Physostigmine for dementia due to Alzheimer's disease
Editorial Group: Cochrane Dementia and Cognitive Improvement Group
Published Online: 23 APR 2001
Assessed as up-to-date: 1 JUN 2008
Copyright © 2008 The Cochrane Collaboration. Published by John Wiley & Sons, Ltd.
How to Cite
Coelho Filho JMJMC, Birks J. Physostigmine for dementia due to Alzheimer's disease. Cochrane Database of Systematic Reviews 2001, Issue 2. Art. No.: CD001499. DOI: 10.1002/14651858.CD001499.
- Publication Status: New search for studies and content updated (no change to conclusions)
- Published Online: 23 APR 2001
The main pharmacological approach for the treatment of Alzheimer's disease (AD) has been based on the use of agents potentiating cholinergic transmission, particularly by inhibiting acetylcholinesterase (AChE), the enzyme that destroys acetylcholine after it has been secreted into the synaptic clefts. Physostigmine is an AChE inhibitor originally extracted from calabar beans. It is licensed in many countries as an agent for reversing the effect of drugs and poisons causing the anticholinergic syndrome. Studies conducted more than 20 years ago suggested that physostigmine could improve memory in people with or without dementia. Investigation of this property has been limited by the very short half-life of physostigmine. Various forms of administering the drug have been tried to overcome this problem, most recently a controlled-release (CR) oral formulation, and a skin patch.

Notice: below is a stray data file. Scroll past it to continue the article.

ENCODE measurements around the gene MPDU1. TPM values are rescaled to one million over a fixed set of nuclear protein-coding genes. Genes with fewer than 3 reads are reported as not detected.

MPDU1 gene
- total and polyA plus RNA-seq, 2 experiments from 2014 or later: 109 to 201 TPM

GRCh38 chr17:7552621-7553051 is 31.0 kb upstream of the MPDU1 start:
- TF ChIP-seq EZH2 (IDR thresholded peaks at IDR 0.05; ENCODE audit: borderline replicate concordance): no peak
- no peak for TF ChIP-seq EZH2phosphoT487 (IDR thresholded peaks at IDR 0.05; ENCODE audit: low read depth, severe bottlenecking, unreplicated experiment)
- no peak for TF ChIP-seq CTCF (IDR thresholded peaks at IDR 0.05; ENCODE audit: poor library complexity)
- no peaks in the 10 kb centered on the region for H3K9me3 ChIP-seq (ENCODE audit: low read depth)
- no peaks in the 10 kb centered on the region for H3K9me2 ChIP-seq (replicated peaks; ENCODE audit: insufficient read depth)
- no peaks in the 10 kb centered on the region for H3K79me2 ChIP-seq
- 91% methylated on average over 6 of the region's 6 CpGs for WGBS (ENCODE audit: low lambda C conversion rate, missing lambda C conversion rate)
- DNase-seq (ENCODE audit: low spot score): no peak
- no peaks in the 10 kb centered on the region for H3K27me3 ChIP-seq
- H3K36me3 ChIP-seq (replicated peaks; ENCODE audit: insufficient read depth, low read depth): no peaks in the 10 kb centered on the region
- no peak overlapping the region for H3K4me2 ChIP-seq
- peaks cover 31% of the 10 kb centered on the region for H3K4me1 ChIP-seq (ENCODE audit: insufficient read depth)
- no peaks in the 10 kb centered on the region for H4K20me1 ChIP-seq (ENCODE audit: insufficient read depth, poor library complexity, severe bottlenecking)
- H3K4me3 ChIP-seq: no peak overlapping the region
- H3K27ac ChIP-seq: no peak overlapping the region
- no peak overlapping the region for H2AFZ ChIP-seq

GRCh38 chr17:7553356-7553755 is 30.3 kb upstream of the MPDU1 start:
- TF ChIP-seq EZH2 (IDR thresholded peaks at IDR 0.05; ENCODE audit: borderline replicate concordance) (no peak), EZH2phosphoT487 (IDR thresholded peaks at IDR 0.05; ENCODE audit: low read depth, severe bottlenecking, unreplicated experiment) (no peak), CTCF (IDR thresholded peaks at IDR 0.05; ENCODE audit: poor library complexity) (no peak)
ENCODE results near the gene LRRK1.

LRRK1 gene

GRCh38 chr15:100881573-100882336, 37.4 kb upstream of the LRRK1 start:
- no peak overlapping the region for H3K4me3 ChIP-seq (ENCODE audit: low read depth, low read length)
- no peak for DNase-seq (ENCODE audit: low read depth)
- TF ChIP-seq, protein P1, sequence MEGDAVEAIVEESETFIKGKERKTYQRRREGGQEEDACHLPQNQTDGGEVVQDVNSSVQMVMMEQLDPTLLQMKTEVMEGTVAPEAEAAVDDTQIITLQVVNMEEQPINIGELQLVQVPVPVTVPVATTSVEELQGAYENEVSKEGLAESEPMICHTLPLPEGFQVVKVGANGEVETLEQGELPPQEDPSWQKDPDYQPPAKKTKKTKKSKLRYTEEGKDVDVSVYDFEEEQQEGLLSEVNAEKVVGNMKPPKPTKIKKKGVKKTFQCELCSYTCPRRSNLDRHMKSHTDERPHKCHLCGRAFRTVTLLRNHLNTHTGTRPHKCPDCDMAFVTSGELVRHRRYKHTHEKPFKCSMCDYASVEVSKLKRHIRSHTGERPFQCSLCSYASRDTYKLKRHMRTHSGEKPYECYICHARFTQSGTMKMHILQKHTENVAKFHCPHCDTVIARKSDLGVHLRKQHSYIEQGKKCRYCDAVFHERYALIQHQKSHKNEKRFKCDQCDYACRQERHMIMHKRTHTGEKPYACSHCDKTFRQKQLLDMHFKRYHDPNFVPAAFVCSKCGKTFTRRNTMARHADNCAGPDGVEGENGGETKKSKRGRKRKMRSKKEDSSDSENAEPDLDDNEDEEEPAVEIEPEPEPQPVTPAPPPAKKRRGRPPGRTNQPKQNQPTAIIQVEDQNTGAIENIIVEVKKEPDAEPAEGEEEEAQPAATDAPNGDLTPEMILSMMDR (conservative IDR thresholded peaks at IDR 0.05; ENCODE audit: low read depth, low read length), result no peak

To determine the clinical efficacy and safety of physostigmine in Alzheimer's disease.
The Specialized Register of the Cochrane Dementia and Cognitive Improvement Group (CDCIG), The Cochrane Library, MEDLINE, EMBASE, PsycINFO, CINAHL and LILACS were searched on 10 January 2008 using the terms: physostigmine OR syrapton OR antilirium. The CDCIG Specialized Register contains records from all major health care databases (CENTRAL, MEDLINE, EMBASE, PsycINFO, CINAHL, LILACS) as well as from many trials databases and grey literature sources.
We asked Forest Laboratories and Pharmax, owners of the rights to market physostigmine for Alzheimer's disease, for additional data and reports of clinical trials but we did not receive any information.
All relevant unconfounded, double-blind, randomized, placebo-controlled trials in which physostigmine was administered for more than one day to patients with dementia of Alzheimer type.
Data collection and analysis
Data were extracted independently by two reviewers (JMC and JB), pooled where appropriate and possible, and the weighted or standardized mean differences or Peto odds ratios (95% CI) were estimated. Where possible, intention-to-treat analysis was used.
Fifteen studies were included using four different methods of administration of physostigmine. Four studies, 29 people, used intravenous infusion; seven, 131 people, used a conventional oral form; four, 1456 people, used a controlled-release oral form, and one study of 181 people used a verum skin patch.
There are no usable results from the intravenous infusion trials,
The few results from the trials of the conventional oral form showed no benefit of physostigmine compared with placebo.